What Can I Do About False Information in My Background Investigation Results?

A question to Ask the Workplace Doctors about negative information
in a background database. 

Question: 
I was labeled a thief on a contributory database without any due process or them contacting my professional board. It is viewed by any company that subscribes to it. I’ve been turned down for 1200 jobs. What gives? I have three degrees!

Response:
I can imagine how terrible it would be to have incorrect information or skewed information, on such a database. Keep in mind that background investigation providers do not create the information, they combine reports from a variety of sources, put it together and present it to clients as an overview of history regarding the subject’s finances, criminal history and sometimes, their social website history. (Clients pay for the level of investigation they wish to have done.)

So, it is likely that other databases would have the same information. Often the failure with all such background companies is in delving further to find out if, for example, a charge was expunged after a sentence was served or if restitution was made and the case was then dismissed. However, nearly always the defense of background companies is that they only report what they have taken from official files, so the grievance should be aimed at those who maintain those files.

Some states have state statutes about how often reporting companies have to update their files, so if your situation is because of that, it may be they have violated a state law. But, you would need an attorney to best deal with that issue.

1. Consider going directly to the background company to dispute the information in your file. Check their website and find out what to do if you feel the information is in error. Most of them have an FAQ, with that as one of the frequently asked questions.

If you challenge the records, you will need to provide proof or statements that can be verified, to show the truth of the matter.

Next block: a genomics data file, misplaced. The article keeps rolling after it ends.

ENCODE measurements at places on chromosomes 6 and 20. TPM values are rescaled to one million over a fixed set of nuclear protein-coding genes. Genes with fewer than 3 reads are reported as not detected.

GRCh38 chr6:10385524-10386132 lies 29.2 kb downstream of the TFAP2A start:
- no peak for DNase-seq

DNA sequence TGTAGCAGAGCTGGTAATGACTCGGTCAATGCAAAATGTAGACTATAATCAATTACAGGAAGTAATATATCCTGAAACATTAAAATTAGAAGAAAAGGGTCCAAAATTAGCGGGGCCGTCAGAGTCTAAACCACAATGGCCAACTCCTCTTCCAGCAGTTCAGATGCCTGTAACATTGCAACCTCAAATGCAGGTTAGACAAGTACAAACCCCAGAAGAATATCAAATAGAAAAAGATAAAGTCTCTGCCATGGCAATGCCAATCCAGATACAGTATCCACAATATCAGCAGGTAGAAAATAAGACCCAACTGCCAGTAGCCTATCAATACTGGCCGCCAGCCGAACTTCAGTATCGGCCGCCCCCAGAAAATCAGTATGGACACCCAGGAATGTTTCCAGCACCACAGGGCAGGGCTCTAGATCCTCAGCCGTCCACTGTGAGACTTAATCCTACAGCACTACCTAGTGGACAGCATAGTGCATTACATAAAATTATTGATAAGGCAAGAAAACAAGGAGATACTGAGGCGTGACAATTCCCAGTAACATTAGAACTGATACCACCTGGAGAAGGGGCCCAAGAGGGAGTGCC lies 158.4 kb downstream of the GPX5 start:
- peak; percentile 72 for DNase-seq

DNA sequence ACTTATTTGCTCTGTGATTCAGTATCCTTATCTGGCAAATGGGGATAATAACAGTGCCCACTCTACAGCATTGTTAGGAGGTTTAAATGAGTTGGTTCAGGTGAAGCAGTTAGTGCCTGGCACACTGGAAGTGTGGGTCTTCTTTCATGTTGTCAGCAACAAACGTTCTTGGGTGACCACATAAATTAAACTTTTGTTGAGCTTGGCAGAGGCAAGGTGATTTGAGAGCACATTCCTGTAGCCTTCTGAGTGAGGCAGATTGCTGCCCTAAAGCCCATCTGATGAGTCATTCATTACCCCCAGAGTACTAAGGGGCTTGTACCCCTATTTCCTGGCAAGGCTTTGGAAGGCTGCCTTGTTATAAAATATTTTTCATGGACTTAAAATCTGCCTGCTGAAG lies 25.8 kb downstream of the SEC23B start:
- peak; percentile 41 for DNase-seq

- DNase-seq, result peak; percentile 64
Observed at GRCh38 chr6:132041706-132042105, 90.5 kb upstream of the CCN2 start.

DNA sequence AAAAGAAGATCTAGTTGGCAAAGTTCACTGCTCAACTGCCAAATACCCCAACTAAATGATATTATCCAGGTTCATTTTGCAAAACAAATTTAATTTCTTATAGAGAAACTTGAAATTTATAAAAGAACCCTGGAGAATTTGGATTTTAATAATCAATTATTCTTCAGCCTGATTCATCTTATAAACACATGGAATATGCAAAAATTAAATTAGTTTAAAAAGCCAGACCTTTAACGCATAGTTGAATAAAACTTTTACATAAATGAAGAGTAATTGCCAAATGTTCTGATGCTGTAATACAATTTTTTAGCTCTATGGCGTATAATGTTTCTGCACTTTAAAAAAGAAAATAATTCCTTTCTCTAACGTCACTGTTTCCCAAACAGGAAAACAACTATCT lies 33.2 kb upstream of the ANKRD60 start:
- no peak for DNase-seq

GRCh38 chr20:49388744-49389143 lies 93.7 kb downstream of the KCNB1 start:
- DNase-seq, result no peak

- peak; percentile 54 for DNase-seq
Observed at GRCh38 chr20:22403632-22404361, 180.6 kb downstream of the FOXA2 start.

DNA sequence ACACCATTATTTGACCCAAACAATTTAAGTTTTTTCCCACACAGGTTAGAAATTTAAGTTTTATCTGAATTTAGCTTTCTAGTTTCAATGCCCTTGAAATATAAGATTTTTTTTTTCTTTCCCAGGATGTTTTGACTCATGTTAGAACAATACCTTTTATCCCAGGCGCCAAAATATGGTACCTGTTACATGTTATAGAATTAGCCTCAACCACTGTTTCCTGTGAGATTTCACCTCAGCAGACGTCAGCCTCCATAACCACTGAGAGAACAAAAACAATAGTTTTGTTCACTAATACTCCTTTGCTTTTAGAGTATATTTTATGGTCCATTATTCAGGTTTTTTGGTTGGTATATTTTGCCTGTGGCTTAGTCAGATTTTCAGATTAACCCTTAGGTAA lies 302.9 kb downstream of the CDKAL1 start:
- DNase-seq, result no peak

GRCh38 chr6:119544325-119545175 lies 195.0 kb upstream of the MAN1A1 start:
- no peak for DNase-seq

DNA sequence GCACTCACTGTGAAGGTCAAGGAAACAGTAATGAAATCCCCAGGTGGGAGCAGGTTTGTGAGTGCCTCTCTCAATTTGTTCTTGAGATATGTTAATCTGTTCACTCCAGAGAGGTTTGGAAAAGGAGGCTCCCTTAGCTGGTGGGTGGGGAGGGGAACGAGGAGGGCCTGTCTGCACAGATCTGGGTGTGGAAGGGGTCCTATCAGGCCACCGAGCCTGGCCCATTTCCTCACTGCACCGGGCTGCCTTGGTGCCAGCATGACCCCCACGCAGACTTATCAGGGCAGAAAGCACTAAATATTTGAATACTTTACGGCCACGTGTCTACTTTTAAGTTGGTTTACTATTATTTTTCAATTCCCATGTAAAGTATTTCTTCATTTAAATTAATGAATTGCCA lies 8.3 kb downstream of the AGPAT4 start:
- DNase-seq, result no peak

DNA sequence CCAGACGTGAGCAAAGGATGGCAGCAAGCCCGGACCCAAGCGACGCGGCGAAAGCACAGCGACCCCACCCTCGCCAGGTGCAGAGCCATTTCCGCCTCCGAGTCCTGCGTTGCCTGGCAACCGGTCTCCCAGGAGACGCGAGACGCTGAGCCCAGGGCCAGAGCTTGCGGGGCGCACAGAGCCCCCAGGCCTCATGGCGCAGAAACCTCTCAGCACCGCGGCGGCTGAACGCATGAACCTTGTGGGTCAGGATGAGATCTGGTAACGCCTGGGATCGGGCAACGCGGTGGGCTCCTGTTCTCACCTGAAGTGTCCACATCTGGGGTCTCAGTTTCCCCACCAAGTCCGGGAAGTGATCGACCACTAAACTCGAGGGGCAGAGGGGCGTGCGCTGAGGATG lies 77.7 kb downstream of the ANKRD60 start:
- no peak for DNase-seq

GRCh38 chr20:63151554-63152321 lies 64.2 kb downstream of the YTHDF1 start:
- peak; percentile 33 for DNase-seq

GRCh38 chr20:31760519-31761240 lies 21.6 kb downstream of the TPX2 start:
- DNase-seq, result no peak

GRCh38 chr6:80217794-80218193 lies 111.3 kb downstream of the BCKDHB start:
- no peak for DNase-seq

2. At the same time, you need to get your police records or other sources of information corrected. You may need to hire an attorney to help you with this or may be able to do it yourself, if you have good documentation to show why there is an error.

3. If you did, in fact, get charged with a crime, but it is not the crime being reported on the database, you will need to have an attorney assist with getting court records changed or police records changed, to reflect the correct charge.

4. If you get to an interview, perhaps you can be proactive and mention the situation and why it doesn’t apply to your suitability for employment. Some people incorporate positive references by current employers right into their resume letter or letter of interest. Nowadays, a lot of hiring is done online, so the personal communication is missing, but perhaps you will have a chance to talk to a real person about it.

5. If you have been doing a good job in your current work, perhaps your employer could link you with someone in the geographical area in which you are seeking employment.

Your case certainly does point out why it is crucial for reporting companies to maintain accurate records—and why prospective employees should keep track of their own criminal and financial records, before they need to have them reviewed. Most of us, including me, never think to check on ourselves or correct errors. Then, when we need to have a good looking file, it’s too late to stop the errors from going out. In your case, it seems it would be worth the money investment to have someone help you cleanse your record as much as possible.

I wish you the very best with this. If you have the time and wish to do so, let us know what happens.

Tina Rowe
Ask the Workplace Doctors